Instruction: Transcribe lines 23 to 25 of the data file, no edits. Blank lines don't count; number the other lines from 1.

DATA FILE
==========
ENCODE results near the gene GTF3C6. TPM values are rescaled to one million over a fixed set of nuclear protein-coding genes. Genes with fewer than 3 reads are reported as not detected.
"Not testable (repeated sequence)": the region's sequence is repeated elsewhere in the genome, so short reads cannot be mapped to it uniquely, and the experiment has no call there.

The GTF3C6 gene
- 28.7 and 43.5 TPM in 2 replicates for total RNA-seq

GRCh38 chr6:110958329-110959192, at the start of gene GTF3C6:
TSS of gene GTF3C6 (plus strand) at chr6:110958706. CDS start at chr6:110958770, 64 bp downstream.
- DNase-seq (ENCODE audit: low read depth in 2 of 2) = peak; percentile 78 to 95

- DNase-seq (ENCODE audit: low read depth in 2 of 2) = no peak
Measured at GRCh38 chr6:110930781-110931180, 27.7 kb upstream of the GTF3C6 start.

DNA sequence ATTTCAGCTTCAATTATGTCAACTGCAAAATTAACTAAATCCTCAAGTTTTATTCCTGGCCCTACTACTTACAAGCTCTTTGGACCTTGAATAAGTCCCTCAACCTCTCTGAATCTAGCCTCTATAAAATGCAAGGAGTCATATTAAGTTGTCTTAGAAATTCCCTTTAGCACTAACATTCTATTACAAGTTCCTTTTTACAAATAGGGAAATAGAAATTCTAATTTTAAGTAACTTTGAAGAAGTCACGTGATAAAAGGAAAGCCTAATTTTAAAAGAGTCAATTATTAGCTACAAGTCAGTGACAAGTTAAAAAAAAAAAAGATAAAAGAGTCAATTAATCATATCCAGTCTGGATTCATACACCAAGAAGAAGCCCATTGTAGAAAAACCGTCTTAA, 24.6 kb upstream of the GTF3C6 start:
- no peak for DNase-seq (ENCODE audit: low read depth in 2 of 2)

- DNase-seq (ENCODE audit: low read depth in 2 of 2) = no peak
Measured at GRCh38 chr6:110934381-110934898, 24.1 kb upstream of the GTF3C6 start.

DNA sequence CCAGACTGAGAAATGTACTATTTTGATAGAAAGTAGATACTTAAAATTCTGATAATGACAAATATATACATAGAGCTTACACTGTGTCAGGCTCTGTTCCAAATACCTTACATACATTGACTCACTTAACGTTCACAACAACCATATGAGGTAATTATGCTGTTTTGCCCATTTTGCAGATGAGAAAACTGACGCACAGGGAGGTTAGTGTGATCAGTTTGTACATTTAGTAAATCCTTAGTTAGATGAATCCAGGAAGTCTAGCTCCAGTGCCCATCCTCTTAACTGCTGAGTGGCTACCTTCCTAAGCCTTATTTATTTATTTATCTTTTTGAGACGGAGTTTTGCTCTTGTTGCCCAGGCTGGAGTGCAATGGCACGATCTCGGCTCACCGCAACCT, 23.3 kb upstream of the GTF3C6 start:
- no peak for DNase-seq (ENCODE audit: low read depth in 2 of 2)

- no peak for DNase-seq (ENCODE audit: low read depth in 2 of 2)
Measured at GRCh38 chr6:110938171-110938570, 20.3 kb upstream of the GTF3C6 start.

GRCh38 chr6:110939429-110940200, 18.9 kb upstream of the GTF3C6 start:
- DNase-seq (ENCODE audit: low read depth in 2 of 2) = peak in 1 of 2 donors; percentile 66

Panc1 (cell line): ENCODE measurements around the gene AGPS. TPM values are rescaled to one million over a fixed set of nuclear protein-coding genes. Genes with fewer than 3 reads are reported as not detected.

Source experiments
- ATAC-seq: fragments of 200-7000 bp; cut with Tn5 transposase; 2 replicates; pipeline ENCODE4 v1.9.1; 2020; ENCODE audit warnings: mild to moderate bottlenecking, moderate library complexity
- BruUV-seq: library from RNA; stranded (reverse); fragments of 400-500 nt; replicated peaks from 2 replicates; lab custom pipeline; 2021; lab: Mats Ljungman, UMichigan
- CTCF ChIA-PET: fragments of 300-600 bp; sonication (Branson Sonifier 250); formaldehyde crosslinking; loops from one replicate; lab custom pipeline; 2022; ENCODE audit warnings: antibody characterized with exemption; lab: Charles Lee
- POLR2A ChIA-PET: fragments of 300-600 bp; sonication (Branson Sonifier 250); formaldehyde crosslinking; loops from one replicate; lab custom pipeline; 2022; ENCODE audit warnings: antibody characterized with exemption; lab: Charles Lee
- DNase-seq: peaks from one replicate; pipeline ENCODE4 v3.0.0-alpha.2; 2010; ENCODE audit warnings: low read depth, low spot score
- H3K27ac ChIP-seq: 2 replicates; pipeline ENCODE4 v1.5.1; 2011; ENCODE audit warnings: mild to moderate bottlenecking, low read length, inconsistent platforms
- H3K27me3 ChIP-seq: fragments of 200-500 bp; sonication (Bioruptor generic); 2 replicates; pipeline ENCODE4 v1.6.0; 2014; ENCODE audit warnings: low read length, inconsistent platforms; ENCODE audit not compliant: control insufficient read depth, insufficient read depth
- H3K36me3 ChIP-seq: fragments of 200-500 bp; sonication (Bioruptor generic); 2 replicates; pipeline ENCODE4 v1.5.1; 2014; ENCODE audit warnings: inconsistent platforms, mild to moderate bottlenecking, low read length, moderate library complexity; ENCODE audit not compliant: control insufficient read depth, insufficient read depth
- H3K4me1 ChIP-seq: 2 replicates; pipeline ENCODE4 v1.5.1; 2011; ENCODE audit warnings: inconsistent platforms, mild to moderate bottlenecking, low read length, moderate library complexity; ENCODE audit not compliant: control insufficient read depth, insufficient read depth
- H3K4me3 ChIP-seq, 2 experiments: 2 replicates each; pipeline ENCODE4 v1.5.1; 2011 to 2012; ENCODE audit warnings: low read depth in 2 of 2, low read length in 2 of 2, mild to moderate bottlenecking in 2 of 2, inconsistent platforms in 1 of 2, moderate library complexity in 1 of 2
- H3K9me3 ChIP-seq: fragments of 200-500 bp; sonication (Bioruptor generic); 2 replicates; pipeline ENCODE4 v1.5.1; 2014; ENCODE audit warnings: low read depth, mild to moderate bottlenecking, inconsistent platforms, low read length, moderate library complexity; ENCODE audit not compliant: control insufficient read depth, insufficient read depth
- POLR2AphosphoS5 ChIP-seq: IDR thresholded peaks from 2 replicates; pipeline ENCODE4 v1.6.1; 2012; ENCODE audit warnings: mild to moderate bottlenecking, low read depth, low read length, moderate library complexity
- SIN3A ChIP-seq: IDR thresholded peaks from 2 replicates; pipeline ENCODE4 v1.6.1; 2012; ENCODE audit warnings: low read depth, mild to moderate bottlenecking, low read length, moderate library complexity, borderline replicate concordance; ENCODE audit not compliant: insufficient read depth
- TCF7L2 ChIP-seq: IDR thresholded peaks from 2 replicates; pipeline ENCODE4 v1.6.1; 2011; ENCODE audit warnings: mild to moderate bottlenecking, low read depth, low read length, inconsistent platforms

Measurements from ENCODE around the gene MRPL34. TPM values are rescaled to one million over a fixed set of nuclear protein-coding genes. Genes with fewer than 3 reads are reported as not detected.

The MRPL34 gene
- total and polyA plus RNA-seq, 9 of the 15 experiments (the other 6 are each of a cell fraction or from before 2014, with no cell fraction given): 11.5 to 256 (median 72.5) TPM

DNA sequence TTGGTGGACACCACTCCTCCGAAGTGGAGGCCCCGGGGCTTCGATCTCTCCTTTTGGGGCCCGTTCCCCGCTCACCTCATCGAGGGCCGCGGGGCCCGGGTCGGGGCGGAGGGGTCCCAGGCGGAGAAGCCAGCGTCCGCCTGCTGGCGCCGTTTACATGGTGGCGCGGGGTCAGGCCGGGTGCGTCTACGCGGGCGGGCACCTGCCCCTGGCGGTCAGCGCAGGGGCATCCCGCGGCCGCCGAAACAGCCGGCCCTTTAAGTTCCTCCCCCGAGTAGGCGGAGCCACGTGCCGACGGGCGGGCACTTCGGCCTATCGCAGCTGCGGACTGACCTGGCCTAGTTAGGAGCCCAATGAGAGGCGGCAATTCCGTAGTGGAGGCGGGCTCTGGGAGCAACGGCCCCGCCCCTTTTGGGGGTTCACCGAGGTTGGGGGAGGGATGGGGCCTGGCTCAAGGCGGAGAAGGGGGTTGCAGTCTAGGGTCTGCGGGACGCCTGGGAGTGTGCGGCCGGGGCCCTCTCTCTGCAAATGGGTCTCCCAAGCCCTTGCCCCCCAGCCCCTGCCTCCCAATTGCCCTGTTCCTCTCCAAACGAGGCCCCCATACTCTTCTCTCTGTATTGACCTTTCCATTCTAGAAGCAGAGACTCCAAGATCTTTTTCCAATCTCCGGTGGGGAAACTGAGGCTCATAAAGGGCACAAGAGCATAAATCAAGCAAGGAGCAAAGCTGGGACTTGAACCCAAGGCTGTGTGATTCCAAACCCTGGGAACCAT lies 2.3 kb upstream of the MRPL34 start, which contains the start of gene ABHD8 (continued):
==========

- BruUV-seq: library from RNA; stranded (reverse); fragments of 400-500 nt; replicated peaks from 2 replicates; lab custom pipeline; 2021; lab: Mats Ljungman, UMichigan
- CTCF ChIA-PET: fragments of 300-600 bp; sonication (Branson Sonifier 250); formaldehyde crosslinking; loops from one replicate; lab custom pipeline; 2022; ENCODE audit warnings: antibody characterized with exemption; lab: Charles Lee
- POLR2A ChIA-PET: fragments of 300-600 bp; sonication (Branson Sonifier 250); formaldehyde crosslinking; loops from one replicate; lab custom pipeline; 2022; ENCODE audit warnings: antibody characterized with exemption; lab: Charles Lee